Courage, ça vaut la peine de prendre du temps pour soi, et ses projets personnels, dans ce monde de fou 🙂

  8. Rishie
    May 7, 2015 at 6:58 pm

    Your stories are lucky to have you.
    A+r time soon please. Much to say.
    Peace out.

  9. Melissa Holland
    May 7, 2015 at 8:38 pm

    So happy for you, and 9 year-old you. Hold hands as you leap !

  10. ad
    May 7, 2015 at 9:23 pm

    Merci! Tes mots me soulage beaucoup!
    I think I needed to write this article to release some of the anxiety and to start enjoying my decision.
    Courage a toi aussi – I look forward to reading about your experience on your blog 🙂

  11. ad
    May 7, 2015 at 9:24 pm

    She’s already given me three hugs today – thanks Melissa Holland! xo

  12. May 8, 2015 at 8:09 am

    You will not regret this. Your clients will wait and welcome you back with open arms or you’ll find new ones. I did. The gift you are giving your nine-year-old child is enormous, precious and life-bearing. You are talented and focused and connected to the universe. You go, girl!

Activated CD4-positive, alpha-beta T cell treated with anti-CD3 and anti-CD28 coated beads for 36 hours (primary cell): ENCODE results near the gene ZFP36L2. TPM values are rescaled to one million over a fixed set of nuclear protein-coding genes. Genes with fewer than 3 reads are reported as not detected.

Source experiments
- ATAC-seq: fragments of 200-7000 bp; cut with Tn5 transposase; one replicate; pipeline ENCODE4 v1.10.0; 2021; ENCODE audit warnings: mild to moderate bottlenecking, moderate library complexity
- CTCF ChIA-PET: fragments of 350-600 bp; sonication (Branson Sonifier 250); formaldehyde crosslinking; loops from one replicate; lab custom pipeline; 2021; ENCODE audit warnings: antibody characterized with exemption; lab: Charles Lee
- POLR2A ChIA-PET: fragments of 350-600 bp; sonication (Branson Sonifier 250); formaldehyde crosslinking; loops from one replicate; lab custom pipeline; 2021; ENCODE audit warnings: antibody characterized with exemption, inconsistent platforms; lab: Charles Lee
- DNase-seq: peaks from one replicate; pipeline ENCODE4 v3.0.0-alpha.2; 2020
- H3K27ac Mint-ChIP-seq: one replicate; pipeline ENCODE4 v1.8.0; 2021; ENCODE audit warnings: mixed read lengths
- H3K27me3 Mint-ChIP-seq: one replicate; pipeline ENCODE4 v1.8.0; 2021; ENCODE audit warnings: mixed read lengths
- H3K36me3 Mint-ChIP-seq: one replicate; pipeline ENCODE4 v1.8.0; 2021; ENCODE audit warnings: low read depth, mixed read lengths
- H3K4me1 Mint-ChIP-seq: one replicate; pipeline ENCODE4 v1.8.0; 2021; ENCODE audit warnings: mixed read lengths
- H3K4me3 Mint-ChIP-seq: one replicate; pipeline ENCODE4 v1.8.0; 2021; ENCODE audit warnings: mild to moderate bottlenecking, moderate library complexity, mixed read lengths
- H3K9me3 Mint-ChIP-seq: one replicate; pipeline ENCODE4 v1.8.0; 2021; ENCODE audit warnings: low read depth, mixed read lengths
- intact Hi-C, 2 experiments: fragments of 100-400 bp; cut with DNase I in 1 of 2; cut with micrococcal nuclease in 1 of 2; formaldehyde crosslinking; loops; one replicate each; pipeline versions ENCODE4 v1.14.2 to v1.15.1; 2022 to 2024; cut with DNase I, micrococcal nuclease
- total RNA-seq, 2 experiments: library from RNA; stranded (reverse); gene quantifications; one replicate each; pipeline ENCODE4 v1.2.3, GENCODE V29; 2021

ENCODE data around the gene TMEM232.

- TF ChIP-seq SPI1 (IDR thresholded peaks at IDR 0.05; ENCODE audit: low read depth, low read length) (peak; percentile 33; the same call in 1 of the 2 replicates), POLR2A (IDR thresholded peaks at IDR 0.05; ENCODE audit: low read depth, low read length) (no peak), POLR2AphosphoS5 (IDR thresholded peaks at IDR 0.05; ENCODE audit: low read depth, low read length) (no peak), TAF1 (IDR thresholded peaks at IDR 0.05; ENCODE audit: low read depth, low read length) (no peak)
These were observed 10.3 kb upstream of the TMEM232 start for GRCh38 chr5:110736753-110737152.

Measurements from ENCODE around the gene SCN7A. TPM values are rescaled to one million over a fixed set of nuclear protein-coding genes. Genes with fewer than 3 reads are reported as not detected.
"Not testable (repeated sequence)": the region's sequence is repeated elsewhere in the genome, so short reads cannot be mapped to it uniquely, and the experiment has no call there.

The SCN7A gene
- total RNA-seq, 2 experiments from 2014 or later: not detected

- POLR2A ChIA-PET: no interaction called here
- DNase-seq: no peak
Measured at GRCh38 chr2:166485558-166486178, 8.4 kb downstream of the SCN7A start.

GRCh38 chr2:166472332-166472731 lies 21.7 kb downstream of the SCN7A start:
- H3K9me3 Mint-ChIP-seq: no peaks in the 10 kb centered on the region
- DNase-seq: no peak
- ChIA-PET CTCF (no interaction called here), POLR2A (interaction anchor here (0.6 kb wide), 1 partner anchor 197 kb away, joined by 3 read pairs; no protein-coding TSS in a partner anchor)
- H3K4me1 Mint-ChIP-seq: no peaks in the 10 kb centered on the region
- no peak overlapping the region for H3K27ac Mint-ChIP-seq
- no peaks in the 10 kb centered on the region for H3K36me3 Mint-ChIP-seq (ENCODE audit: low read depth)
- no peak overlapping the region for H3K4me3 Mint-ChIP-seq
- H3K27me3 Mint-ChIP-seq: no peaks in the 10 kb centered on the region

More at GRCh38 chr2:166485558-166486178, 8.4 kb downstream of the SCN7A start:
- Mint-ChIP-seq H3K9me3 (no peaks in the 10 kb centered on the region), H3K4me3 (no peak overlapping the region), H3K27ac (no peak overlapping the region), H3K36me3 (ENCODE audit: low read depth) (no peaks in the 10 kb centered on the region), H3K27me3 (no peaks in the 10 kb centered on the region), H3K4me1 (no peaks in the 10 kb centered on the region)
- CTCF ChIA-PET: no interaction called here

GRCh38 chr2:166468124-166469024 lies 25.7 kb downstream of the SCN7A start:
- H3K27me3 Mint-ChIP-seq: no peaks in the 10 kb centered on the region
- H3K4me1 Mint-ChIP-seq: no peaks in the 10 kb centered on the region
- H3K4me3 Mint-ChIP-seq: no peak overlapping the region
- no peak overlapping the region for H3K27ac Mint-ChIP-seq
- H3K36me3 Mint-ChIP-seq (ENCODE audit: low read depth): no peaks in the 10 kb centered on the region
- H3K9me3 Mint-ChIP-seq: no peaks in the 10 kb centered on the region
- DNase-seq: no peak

13. djiff
    May 8, 2015 at 9:01 am

    You go girl!!! Follow your heart, live life! Go find that nine year old and let her tell you a new story!

  14. ad
    May 8, 2015 at 10:16 am

    Can’t. Wait.
    (answer applies to all above)

  15. ad
    May 8, 2015 at 10:17 am

    Thank you, Gina! The support means so much more coming from a writer and a woman that I respect and admire so.

  16. ad
    May 8, 2015 at 10:18 am

    Thanks JF! Un peu d’évasion, is what we all need now and again.

  17. May 8, 2015 at 10:50 am

    We have a mutual admiration society.

  18. ad
    May 8, 2015 at 11:08 am


  19. Andrea
    May 25, 2015 at 2:03 pm

    This sounds amazing. Good for you!

  20. ad
    May 25, 2015 at 2:16 pm

    Thanks A!

  21. August 10, 2015 at 9:26 am

    “I know that this means career suicide” —> not true.

  22. ad
    August 10, 2015 at 12:28 pm

    Merci Étienne 🙂